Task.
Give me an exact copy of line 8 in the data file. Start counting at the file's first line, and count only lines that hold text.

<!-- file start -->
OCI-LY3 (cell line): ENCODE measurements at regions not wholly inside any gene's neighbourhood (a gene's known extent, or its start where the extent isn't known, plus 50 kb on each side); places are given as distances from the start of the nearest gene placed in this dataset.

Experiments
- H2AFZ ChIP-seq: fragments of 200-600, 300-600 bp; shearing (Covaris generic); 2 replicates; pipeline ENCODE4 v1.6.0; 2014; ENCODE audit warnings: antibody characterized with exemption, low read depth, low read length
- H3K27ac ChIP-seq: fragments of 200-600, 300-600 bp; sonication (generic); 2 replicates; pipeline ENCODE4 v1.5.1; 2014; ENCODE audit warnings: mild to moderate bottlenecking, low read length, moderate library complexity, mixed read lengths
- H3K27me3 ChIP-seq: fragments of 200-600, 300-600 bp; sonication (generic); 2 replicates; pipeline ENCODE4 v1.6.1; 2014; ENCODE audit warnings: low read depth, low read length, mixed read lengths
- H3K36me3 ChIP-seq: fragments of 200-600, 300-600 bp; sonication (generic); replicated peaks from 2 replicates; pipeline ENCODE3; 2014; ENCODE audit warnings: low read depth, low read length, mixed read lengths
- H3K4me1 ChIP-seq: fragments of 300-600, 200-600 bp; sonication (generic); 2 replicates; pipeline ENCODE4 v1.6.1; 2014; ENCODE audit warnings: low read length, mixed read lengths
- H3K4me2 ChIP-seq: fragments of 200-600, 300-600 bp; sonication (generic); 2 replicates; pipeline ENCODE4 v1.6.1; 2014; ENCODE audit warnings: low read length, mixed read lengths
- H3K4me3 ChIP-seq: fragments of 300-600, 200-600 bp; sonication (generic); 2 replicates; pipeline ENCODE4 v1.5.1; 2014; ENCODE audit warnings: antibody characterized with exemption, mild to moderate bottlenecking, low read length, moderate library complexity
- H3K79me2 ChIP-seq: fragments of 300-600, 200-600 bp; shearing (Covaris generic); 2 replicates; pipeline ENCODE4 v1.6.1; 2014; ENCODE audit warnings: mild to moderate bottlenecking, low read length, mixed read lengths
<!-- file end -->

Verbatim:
- H3K4me2 ChIP-seq: fragments of 200-600, 300-600 bp; sonication (generic); 2 replicates; pipeline ENCODE4 v1.6.1; 2014; ENCODE audit warnings: low read length, mixed read lengths